For the registration in block 5, any of several registration techniques can be used. A 2D/3D registration technique can be used, wherein some of the 2D ultrasound datasets (for example, two or three) are registered within the 3D CT dataset using landmarks, manual fit, or automatic fitting using image processing, such as by automatic segmentation of anatomical structures. The entire 3D ultrasound dataset (containing those registered 2D datasets) then is fitted within the 3D CT dataset.
Another alternative is 3D/3D registration, which achieves the best volume fit.
Another alternative is fluoro registration, wherein a fluoroscopic dataset (two or more images) showing the tip of the ICE catheter is acquired, and the position of the ICE catheter tip is determined from this dataset. Only the orientation of the ultrasound dataset along the longitudinal axis of the catheter is not known. The 3D CT dataset is inherently registered to the fluoro images, and by using this co-registration and a best-fit algorithm to find the orientation of the ultrasound data set within the 3D CT dataset, the ultrasound dataset can be completely registered with the 3D CT dataset.
Another alternative is to use a position sensor located at the tip of the delivery catheter.
If the 2D ultrasound datasets are respectively acquired at several points in time in the cardiac cycle, the simultaneously acquired ECG signal are used to select those 2D ultrasound datasets that correspond to the same ECG phase as the 3D CT dataset.
Since the CT dataset was acquired at one point in time within the cardiac cycle, this dataset remains static over time while the ultrasound datasets, acquired at several points in time within the cardiac cycle, are displayed at the times received, correlated according to the ECG signals.
A detailed flowchart of the procedure described in the context of
In block 8, 3D CT datasets are acquired of the cardiac region of interest, together with an ECG.
In block 9, this 3D image of the cardiac region of interest is displayed at a computerized display that allows electronic user interaction with the displayed 3D image.
In block 10, the physician makes the aforementioned measurements on the displayed image in the planning phase.
In block 11, with simultaneous display of the 3D image and a 2D image generated from a 3D CT dataset, the implantation is planned, including marking and saving the aforementioned designations of the implant location in the cardiac region.
In block 12, multiple 2D ultrasound datasets are acquired with an ICE catheter respectively from different viewing angles of the region of interest, together with the ECG signal.
In block 14, the 3D CT dataset is brought into registration with the 3D ultrasound dataset, using the respective ECG signals that were obtained with each dataset.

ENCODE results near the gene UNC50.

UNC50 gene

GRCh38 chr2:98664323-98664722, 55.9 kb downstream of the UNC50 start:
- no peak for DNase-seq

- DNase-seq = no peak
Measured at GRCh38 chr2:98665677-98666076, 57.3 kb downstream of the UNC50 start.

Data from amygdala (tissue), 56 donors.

In block 15, a 3D fusion of the 3D CT dataset with the 3D ultrasound dataset (that have now been brought into registration with each other) occurs. The fused image includes the marks that were entered into the 3D CT dataset during the planning phase.
In block 16, the implantation of the implant takes place under ICE guidance, using the fused image. This implantation includes the needle puncture followed by the implant delivery.
As indicated in block 16 d, an acoustical or optical signal can be emitted when the needle position overlaps the marks from the planning phase and/or when the position of the delivery catheter overlaps the marks from the planning phase. This provides a perceptible indication to the physician during the procedure that proper positioning of the implant has been achieved.
The method described above can be implemented in a computerized control system that operates components, such as a C-arm CT system and an ICE ultrasound system, that are conventionally present in a standard cath lab, in accordance with the above steps. The computerized control unit can be operated by a computer readable medium encoded with program code to implement the above steps, including the steps involving image processing.
The technique described herein allows time-resolved 3D ultrasound data to be used during the planning phase to predict the behavior/movement of the device to be implanted. Moreover, the radiation dose to which the patient is exposed can be reduced to a minimum by acquiring (at best) only one CT dataset and perform the rest of the procedure using the ICE, since the use of fluoroscopic imaging is only optional (as one of the possible registration alternatives). The CT data and the ultrasound data provide complementary information regarding the anatomical structures. The CT data provides very good spatial resolution, and thus very good geometrical representation of the different structures relative to each other, while the ultrasound data provides real-time information (time resolution) regarding these structures and their mechanical properties, but with less spatial resolution.
Although modifications and changes may be suggested by those skilled in the art, it is the intention of the inventors to embody within the patent warranted hereon all changes and modifications as reasonably and properly come within the scope of their contribution to the art.